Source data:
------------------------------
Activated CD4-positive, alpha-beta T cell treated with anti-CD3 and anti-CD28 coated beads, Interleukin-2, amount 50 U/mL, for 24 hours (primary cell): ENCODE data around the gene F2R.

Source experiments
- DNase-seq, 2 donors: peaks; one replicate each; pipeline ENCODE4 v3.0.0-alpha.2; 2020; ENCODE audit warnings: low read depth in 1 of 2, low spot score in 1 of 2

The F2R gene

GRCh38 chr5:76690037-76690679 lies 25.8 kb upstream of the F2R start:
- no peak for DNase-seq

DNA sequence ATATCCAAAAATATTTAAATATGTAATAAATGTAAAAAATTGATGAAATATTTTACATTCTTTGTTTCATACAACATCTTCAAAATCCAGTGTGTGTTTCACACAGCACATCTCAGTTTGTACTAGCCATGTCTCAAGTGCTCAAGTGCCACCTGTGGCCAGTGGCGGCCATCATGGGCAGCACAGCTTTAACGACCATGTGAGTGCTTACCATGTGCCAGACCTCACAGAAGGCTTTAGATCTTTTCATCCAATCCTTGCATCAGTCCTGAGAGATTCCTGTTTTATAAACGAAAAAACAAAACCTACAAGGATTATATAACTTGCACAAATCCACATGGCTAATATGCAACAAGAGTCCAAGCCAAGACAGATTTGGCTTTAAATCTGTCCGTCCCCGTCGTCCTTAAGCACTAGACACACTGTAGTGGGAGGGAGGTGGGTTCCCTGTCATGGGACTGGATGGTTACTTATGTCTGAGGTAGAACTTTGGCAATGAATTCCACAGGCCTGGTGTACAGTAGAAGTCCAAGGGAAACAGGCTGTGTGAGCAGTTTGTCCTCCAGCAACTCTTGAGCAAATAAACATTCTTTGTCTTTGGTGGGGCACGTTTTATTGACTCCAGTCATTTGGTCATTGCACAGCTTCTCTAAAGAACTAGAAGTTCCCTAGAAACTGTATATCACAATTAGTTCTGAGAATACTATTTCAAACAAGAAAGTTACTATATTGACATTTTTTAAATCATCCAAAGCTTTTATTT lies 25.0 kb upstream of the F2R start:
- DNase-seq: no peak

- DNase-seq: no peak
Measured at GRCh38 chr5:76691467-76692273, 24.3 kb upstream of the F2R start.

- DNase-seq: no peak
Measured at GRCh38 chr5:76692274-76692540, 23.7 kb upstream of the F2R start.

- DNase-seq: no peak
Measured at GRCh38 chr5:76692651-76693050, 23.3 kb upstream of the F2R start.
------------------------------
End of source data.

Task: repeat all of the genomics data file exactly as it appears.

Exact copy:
Activated CD4-positive, alpha-beta T cell treated with anti-CD3 and anti-CD28 coated beads, Interleukin-2, amount 50 U/mL, for 24 hours (primary cell): ENCODE data around the gene F2R.

Source experiments
- DNase-seq, 2 donors: peaks; one replicate each; pipeline ENCODE4 v3.0.0-alpha.2; 2020; ENCODE audit warnings: low read depth in 1 of 2, low spot score in 1 of 2

The F2R gene

GRCh38 chr5:76690037-76690679 lies 25.8 kb upstream of the F2R start:
- no peak for DNase-seq

DNA sequence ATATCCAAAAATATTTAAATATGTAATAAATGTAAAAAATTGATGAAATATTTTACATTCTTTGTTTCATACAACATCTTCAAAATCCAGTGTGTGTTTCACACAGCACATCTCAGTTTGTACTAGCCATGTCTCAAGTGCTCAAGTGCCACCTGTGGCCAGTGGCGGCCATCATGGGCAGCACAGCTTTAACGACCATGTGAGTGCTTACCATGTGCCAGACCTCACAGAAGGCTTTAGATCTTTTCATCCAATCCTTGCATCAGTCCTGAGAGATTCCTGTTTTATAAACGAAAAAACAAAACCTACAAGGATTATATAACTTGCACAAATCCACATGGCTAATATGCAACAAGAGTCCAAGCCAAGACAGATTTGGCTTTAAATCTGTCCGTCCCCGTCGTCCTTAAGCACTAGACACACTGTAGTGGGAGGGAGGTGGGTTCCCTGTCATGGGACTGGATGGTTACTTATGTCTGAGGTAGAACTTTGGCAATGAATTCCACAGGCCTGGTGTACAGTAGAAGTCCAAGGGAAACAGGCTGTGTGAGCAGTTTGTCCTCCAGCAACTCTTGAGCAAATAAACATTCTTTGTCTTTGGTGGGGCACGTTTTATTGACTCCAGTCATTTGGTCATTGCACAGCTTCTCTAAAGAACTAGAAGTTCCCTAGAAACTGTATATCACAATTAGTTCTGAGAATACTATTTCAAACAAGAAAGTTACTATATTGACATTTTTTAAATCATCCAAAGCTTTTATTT lies 25.0 kb upstream of the F2R start:
- DNase-seq: no peak

- DNase-seq: no peak
Measured at GRCh38 chr5:76691467-76692273, 24.3 kb upstream of the F2R start.

- DNase-seq: no peak
Measured at GRCh38 chr5:76692274-76692540, 23.7 kb upstream of the F2R start.

- DNase-seq: no peak
Measured at GRCh38 chr5:76692651-76693050, 23.3 kb upstream of the F2R start.